Each chapter highlights stories that exemplify and show the range of outcomes in various trajectories through a series of archetypes. Social class if often discussed through quantitative studies that can maintain an abstractness to the concept of class mobility, so there is a real power in telling the stories of individuals as an approach to demonstrating the multi-faceted factors that affect social class. The book explores stories of those who become professionals, stay-at-home moms and family men, aspiring athletes and artists, rebels, and explorers. Streib is able to show the interplay of complicated choices individuals make as they enter adulthood, focused on individual values and goals but with associated class implications.
    Privilege Lost brings to life the stories of the downwardly mobile, showing that class standing is only one way to measure one’s life satisfaction. This exploration of the coming of age of white upper middle class youth reveals much about class and privilege in American family life.
    Michelle Newhart is a sociologists and instructional designer at Mt. San Antonio College.
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    • 52 min
    Michael Blakey: Entrepreneur, Angel and Seed Investor

    Michael Blakey: Entrepreneur, Angel and Seed Investor

    In this podcast Michael Blakey describes how as a strongly dyslexic child his relationship with schooling and formal education was very challenging. He credits his parents with putting him in environments where he developed a lot of resilience - going to boarding schools from the age of seven, and only later in life realising that this was unusual. His early experiences retailing sweets and vodka at school, led to large scale warehouse parties in the US, flipping real estate in London and making enough money to start a seed fund with his brother. We learn about his habit of acting first, and then figuring things out, how he wants both financial success and impact, the questions he asks when trying to decide who to invest in, and how not to approach him.
    About Michael Blakey
    Michael’s entrepreneurial journey started when he was young. He supported his way through college, in the US, by running a number of events in the city. Michael loves buildingthings – including companies. Michael attributes his atypical journey to becoming a successful entrepreneur-turned-investor to having struggled for years in school, owing to his dyslexia. As a result, he was always on the lookout for ways to succeed outside of school. In turn, it is exactly this kind of differentiation and drive that he looks for in Founders as an investor today.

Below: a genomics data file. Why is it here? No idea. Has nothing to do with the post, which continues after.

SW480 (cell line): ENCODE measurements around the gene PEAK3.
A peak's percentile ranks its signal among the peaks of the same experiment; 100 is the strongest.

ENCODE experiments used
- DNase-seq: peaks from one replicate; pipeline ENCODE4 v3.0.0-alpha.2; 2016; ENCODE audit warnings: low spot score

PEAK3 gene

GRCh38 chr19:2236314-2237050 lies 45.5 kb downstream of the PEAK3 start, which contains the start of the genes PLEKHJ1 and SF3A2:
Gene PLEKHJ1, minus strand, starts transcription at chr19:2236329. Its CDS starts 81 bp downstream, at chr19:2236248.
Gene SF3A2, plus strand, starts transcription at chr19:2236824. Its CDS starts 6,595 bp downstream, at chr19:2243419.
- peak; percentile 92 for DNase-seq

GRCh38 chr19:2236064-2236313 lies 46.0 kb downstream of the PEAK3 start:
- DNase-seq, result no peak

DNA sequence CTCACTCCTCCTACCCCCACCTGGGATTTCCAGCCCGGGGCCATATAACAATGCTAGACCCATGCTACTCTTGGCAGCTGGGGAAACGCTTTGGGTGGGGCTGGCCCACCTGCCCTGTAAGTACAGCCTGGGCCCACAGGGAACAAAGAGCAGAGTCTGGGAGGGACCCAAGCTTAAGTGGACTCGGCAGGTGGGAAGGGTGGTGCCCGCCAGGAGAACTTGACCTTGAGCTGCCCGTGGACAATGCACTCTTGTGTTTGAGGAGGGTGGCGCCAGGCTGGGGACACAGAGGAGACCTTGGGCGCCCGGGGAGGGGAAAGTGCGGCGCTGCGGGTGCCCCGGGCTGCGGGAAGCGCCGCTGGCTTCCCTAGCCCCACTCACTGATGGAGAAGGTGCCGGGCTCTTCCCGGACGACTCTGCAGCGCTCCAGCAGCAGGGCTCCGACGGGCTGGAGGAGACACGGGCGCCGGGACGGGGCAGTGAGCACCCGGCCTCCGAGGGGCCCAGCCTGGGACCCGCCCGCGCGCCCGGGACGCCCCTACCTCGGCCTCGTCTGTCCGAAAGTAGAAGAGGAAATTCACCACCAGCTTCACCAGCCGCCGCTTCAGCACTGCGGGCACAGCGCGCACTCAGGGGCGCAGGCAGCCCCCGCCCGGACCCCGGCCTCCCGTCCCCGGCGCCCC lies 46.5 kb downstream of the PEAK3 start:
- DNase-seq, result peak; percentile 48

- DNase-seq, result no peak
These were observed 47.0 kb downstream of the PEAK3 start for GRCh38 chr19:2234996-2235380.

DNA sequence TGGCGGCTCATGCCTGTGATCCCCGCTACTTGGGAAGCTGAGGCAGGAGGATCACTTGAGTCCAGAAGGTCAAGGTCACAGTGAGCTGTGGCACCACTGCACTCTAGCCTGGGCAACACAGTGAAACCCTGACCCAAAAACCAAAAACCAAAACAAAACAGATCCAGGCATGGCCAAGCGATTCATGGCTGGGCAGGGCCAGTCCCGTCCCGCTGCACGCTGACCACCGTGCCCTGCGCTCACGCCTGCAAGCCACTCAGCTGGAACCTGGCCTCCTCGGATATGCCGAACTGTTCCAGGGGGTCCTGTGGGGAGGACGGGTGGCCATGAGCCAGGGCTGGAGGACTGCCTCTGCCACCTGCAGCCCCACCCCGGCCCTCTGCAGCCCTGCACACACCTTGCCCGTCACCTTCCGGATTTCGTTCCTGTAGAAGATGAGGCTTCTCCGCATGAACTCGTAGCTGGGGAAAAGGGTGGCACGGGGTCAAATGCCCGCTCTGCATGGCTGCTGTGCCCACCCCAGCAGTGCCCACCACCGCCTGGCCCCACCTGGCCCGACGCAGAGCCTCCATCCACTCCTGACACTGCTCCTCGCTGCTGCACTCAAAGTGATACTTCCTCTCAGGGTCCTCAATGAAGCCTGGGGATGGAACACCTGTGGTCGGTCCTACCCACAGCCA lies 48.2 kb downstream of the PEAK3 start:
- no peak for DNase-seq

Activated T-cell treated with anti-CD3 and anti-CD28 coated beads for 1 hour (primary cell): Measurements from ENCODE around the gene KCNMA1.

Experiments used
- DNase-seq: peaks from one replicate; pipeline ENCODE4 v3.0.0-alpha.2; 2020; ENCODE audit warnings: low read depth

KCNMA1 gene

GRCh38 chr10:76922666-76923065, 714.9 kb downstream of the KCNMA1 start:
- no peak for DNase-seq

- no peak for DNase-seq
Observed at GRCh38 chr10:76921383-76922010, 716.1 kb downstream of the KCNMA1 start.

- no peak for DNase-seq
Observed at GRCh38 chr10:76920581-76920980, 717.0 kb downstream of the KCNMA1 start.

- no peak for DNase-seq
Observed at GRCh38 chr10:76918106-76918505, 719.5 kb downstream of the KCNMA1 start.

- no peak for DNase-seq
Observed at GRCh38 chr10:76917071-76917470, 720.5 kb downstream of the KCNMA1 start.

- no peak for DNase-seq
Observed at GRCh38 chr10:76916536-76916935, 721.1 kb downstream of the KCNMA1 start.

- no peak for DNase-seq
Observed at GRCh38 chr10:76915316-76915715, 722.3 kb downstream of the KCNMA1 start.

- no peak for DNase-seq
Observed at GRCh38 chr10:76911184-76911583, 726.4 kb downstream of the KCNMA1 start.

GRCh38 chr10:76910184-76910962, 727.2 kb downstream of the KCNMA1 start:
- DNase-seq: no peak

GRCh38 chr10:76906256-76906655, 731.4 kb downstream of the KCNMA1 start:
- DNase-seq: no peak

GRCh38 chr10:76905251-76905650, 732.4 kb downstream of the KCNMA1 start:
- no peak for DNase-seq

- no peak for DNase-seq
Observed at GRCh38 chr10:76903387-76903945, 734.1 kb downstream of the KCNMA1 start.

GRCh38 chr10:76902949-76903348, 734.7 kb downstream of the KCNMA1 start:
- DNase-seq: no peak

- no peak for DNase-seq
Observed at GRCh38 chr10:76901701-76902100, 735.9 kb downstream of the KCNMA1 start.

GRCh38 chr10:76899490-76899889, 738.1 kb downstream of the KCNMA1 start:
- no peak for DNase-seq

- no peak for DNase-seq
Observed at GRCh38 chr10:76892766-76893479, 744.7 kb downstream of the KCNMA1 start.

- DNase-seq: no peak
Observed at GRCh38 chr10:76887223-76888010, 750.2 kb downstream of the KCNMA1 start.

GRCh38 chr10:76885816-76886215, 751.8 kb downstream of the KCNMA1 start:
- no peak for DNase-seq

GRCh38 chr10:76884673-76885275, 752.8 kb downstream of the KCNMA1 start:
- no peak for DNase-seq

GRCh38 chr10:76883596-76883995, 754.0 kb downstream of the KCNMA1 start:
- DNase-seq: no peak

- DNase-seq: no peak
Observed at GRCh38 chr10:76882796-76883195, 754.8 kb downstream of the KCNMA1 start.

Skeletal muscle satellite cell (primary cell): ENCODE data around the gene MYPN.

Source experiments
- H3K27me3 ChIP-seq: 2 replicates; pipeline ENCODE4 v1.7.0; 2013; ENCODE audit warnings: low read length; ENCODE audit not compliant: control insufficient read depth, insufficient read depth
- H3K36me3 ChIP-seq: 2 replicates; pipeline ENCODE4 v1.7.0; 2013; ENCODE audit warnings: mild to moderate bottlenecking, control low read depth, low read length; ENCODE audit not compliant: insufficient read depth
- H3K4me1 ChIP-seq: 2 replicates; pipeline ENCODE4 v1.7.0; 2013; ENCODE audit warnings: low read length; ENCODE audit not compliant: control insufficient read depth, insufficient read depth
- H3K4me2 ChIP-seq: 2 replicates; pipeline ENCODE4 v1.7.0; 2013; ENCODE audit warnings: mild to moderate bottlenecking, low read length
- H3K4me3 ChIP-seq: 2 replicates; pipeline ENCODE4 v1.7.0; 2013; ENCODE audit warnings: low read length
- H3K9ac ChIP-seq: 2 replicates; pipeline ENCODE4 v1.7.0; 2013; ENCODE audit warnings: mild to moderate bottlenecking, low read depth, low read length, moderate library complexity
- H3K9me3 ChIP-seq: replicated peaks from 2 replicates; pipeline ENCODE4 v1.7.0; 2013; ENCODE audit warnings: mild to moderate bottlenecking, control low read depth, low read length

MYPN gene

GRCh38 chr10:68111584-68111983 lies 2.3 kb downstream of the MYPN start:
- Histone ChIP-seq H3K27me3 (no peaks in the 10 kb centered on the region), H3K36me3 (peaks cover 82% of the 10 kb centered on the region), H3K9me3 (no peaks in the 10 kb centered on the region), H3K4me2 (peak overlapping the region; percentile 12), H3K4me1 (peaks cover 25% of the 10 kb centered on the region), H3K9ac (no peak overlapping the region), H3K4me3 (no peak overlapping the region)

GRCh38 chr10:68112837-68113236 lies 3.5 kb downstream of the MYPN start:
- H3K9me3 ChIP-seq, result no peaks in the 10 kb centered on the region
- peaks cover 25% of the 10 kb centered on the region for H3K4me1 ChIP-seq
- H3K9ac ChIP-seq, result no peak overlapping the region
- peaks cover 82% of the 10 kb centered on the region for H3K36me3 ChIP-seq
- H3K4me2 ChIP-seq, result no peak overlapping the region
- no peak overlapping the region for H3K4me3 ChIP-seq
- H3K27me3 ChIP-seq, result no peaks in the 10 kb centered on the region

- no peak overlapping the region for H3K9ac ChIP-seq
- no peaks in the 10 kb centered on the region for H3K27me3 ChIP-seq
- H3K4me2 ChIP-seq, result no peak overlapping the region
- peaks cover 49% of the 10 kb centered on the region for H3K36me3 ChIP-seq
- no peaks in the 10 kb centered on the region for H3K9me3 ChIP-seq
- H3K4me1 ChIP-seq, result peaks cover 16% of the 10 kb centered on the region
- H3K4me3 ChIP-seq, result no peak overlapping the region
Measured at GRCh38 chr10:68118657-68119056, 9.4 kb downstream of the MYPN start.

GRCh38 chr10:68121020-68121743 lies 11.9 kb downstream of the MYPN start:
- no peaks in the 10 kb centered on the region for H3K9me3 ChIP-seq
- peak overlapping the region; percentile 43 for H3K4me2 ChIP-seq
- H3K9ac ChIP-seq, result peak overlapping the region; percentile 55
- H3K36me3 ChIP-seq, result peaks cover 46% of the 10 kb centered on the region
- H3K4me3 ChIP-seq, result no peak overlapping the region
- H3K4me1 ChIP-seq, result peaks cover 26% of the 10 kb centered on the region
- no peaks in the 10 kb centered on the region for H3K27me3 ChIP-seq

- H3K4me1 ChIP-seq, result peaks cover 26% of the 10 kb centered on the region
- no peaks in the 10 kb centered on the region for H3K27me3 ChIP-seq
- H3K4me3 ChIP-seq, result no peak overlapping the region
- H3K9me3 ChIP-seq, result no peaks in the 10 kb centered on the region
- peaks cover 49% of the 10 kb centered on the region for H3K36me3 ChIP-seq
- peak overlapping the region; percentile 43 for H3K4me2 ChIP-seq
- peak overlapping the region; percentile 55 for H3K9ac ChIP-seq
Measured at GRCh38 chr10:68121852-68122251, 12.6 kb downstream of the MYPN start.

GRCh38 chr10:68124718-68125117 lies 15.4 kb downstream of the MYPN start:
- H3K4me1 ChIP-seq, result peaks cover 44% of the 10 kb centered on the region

In 2000 he founded Avonmore Developments, with his brother Simon, to invest in early-stage companies across UK. Since then, they have invested in over 40 companies and have achieved 11 successful exits to date.
    In 2013 he moved to SE Asia and set-up Cub Capital that has invested in 12 early-stage companies across the region including Anchanto, Quincus and MyDoc. He has already achieved 1 exit with Crème Simon. Most recently, Michael co-founded Cocoon Capital, an early-stage VC fund, which is looking to invest in enterprise and deep tech companies throughout SE Asia. To date Cocoon has invested in 20 companies including Sensorflow, See-Mode and Buymed. As is his want the structure of Cocoon is very different than your typical fund, as his entrepreneurial spirit always wants him to challenge the status quo.
    During Michael’s career he’s been named ‘UK Angel Investor of the Year 2015’ by the UK Business Angel Association, selected as one of the ‘Maserati 100’ and voted by AngelsNews into the list of ‘Business Angels You Should Know’. These accolades were not attributed to
    Michael only in recognition of his successful investments, but for the relentless support he gives to the founding and management teams of the companies he invests in as well as his generous contributions over the years towards building the start-up and investor ecosystems in the UK and now SE Asia.
    The NBN Entrepreneurship and Leadership podcast aims to educate and inform, sharing insights based on the personal story of our carefully selected guests aiming for the atmosphere of an informal conversation in a bar or over a cup of coffee.
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    • 1 hr 29 min